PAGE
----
(Survey of Novels and Novellas)

Perhaps John Barth’s method is a mark of a growing receptivity among readers and critics to formally venturesome fiction; perhaps it is merely a result of the writer’s inevitable passage from unexpected new voice to mature artist. Whatever the case, Barth infiltrated the literary establishment with relative ease, with no perceptible compromise. He became the foremost existential novelist in the United States, but his approach to the rather somber question of the arbitrariness of moral values and the absence of intrinsic meaning has always been richly overlaid with humor that is at times intricate and esoteric and often expansive and full of delight in its own verbal virtuosity. Barth has shown a career-long obsession with mythology, with how classical tales may be reconstituted in and provide resonance for contemporary fiction, and with how the novel may continue to respond to the age-old and seemingly insatiable need for the coherent pleasures of narrative.

Barth continues to have his detractors, whose accusations typically focus on his tendency to overwork his jokes (a condemnation that often attends Giles Goat-Boy) or to surrender to vulgar effects (as in his revisionist history of John Smith’s encounter with Pocahontas in The Sot-Weed Factor). Nevertheless, few would dispute Barth’s stature as the most widely appreciated postmodernist, a designation that he embraces despite its connotation of self-absorption and unreadability. Barth won the National Book Award in 1973 for Chimera.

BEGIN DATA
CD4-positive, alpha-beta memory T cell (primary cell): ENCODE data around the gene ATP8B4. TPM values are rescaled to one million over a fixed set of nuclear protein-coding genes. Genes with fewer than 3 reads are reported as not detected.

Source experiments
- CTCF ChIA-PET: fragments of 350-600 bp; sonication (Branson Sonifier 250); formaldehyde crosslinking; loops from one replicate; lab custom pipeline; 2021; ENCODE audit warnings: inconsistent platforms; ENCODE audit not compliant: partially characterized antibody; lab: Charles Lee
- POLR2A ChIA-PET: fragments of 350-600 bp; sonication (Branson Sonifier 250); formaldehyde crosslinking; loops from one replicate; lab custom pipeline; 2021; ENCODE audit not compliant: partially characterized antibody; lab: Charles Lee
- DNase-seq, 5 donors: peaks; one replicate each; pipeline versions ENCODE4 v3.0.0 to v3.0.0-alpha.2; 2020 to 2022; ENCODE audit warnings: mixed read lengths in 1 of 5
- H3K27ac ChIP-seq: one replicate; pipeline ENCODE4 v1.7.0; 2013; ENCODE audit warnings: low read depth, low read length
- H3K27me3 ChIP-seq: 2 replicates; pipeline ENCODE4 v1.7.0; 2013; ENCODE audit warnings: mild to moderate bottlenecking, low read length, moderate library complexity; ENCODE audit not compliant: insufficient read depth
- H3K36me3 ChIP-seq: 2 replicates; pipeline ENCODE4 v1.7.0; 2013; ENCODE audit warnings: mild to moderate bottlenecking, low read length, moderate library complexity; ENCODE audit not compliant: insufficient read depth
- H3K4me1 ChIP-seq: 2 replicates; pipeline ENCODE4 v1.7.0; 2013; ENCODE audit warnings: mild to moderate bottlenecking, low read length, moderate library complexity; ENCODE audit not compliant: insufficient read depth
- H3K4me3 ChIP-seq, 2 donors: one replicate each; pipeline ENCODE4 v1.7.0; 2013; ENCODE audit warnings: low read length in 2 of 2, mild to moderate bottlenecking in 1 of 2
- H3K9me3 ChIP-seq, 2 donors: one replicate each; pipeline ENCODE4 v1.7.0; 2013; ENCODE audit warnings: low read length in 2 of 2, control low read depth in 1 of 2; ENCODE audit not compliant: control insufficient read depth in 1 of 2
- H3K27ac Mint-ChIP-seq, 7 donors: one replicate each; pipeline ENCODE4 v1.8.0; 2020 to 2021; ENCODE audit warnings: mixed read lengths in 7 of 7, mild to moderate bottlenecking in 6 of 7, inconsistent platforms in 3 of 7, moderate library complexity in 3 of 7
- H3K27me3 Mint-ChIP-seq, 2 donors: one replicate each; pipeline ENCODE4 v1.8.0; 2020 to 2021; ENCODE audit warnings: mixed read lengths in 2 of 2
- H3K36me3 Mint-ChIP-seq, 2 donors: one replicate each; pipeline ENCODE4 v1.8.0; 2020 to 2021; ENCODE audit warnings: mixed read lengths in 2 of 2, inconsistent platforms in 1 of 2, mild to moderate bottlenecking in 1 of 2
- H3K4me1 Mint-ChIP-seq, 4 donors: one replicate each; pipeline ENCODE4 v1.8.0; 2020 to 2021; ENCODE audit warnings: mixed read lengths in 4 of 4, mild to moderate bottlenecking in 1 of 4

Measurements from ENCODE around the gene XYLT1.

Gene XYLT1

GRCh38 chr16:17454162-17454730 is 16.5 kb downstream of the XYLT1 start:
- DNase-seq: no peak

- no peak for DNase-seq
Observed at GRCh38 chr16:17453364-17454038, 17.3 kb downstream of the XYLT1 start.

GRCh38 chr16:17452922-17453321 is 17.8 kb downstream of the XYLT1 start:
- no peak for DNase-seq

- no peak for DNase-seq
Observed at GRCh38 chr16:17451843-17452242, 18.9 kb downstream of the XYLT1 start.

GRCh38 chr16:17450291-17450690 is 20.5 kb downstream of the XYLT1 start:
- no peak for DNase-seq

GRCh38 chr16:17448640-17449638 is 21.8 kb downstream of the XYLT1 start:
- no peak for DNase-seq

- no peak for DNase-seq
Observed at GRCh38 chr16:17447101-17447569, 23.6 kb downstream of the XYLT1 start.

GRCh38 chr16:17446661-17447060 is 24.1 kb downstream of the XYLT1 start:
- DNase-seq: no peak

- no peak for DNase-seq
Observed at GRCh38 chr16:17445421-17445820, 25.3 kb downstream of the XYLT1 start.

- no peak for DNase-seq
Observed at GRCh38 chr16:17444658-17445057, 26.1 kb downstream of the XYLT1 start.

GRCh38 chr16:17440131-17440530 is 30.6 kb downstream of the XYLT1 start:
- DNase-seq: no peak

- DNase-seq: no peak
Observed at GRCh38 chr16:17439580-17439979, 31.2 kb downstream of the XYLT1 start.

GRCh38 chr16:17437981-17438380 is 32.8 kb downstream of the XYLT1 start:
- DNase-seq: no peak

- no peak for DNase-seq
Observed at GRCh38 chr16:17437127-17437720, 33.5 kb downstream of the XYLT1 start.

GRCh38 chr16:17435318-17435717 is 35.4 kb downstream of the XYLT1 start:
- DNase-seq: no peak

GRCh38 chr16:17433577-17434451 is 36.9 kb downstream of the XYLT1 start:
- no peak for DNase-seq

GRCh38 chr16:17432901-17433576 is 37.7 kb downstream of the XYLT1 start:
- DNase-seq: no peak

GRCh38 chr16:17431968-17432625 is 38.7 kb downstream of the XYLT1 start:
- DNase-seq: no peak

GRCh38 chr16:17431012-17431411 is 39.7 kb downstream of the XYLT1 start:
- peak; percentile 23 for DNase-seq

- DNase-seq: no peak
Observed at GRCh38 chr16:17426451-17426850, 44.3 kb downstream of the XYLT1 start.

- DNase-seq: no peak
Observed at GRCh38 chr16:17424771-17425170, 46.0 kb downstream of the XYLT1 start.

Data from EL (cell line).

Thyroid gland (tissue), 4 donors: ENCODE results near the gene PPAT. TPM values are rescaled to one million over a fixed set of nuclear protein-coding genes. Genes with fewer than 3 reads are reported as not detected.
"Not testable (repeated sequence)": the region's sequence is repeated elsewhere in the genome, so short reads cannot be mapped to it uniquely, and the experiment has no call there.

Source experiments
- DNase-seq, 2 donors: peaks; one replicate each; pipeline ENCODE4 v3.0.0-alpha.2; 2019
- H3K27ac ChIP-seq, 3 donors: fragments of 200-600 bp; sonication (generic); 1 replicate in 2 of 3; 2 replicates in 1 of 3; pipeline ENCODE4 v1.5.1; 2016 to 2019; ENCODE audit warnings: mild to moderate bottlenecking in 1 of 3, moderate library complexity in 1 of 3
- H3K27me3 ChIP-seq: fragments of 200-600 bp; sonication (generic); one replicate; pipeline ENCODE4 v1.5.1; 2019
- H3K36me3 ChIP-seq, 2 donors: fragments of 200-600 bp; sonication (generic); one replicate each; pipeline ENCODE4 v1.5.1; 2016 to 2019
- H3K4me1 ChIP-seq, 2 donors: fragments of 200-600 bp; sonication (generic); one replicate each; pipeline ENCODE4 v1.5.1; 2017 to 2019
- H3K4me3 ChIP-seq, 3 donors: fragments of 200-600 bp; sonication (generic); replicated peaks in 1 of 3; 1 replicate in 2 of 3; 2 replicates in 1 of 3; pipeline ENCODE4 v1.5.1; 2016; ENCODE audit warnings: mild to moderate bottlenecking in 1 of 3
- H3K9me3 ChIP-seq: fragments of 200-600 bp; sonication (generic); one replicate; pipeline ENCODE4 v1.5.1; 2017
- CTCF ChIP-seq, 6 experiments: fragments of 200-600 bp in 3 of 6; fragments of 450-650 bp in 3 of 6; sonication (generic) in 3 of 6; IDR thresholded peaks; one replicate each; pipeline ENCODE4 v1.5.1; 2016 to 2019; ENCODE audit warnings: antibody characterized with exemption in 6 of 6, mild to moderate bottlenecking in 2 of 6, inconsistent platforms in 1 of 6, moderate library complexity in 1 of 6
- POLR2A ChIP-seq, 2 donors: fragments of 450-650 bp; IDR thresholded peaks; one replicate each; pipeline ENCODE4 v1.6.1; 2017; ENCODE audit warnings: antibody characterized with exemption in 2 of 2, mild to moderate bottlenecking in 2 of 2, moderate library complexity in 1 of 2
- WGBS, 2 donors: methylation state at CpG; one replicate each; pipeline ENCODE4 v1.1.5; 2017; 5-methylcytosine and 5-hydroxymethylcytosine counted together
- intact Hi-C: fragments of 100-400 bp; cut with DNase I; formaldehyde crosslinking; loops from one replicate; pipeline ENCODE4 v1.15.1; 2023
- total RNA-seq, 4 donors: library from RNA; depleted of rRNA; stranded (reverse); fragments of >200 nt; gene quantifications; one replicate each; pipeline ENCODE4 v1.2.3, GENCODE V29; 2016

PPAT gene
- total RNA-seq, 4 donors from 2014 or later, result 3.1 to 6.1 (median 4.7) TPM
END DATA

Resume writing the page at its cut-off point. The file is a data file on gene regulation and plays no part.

(Masterpieces of American Literature)

Barth, John. “Interview.” Short Story, n.s. 1 (Spring, 1993): 110-118. Discusses Barth’s love for the short story and why he does not write more of them. Talks about minimalism and self-reflexivity; examines the nature of the story in The Arabian Nights’ Entertainments and Edgar Allan Poe; explains why he tries to stay as non-ideological as possible; surveys the changes in short fiction from the mid-1970’s to the early 1990’s.

Bowen, Zack. “Barth and Joyce.” Critique 37 (Summer, 1996): 261-269. Discusses how Barth followed James Joyce in the grandness of his narrative scheme, his ironic focus on a region, and his personal overtones in his fiction. Explores Barth’s anxiety about this influence.

Bowen, Zack. A Reader’s Guide to John Barth. Westport, Conn.: Greenwood Press, 1994. Provides a concise overview of Barth’s first ten books of fiction through The Last Voyage of Somebody the Sailor. Contains good bibliographies, a brief biographical sketch, and an interesting appendix, “Selected List of Recurrent Themes, Patterns, and Techniques.”

Clavier, Berndt. John Barth and Postmodernism: Spatiality, Travel, Montage. New York: Peter Lang, 2007. Analyzes Barth’s work from a perspective of postmodernism and metafiction, focusing on theories of space and...

(The entire section is 576 words.)